been done since and not been there for 10 years? - they have to prove this
and the customer doesn't have to prove anything, nor even speak to them if
he chooses not to.
Not really, the country didn't suddenly start flooding when we built the
And it's nothing but a money making scam anyway, what difference does it
make if it drains off into the house drains, or into the road and into
street gullies? - everyone pays for surface water removal and it all ends up
in the same place anyway
It makes those of us who live next to streams: downstream from
conurbations very nervous.
I think the concept of not adding to surface water run off is a wise
one, particularly in the South East where existing aquifers are barely
keeping pace with consumption. There is also the issue of overloading
sewage treatment plant leading to discharges of untreated water to
rivers and annoying the anglers.
I haver cured surface flooding in several areas by using limestone MOT
type I covered with soil. The limestone allows the surface water to
drain. You can if enough is used, even safely run cars over it. Heavy
use will wear back to chalk, but occasional uses does little harm to the
My drive is about 4" of crushed MOT top dressed with about 4" of
gravel., Up till this year it has always drained well, but now the
gravel in the high traffic entrance is all mashed down and full of mud,
so it needs another 20 tonnes or so whacked on top.
(in-ep-tocβ-ra-cy) β a system of government where the least capable to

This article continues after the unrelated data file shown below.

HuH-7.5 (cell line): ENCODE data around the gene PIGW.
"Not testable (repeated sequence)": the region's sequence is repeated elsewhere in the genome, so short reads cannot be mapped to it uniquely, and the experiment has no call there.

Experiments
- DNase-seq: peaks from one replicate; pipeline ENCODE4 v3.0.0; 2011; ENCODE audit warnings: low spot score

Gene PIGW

On 04/01/2013 17:10, The Natural Philosopher wrote:
That is certainly the modern trend, but it does depend on the area
though... older towns often had combined sewers that were fed from both
foul and surface drains.
Our previous place had separate sewers for foul and surface water.
Google may well be able to show when stuff was done.
The motorway network is a minor thing compared to all the building work
done and some bits of country side do flood when it rains on the
motorways. They didn't flood before the motorways.
The idea is that it doesn't run off into *any* drains.
As you say there is little difference between the rainfall drains of a
house and those of the road.
It should not run into either these days as it is intended to keep as
much of it in the soil as would have been if there was no impermeable
Its all quite simple really..
1" of rains falls.
It either soaks into the ground and then seeps into the rivers as it
used to. This takes a few days so the rivers don't rise much.
Or it all drains into the river from hard surfaces almost immediately
and causes the rivers to rise quickly.
when in the train to Edinburgh in early November and seeing all the
flooded fields, SWMBO (a biologist) remarked that a large part of the
problem was that organic feritilizers (aka manure) were no longer used.
This means that the soil is not as aerated as it used to be, so water
simply lies on the surface instead of draining through.
A half truth at best.
On heavy soils where compaction exists, there is considerable work done
to break up and mulch in last years crops as part of the subsoil ploughing.
You dont need organic matter to create porosity any more - you can use
mechanical means. Also the stalks of the last years crops are mulched in
anyway. They don't have much nutrient, but they have,mechanical value.
Finally the optimal cost benefit is to go extremely light on fertilizers
anyway. They are very expensive, and the best profit is just enough
sprayed when its relatively dry so it doesn't get washed away.
(in-ep-tocβ-ra-cy) β a system of government where the least capable to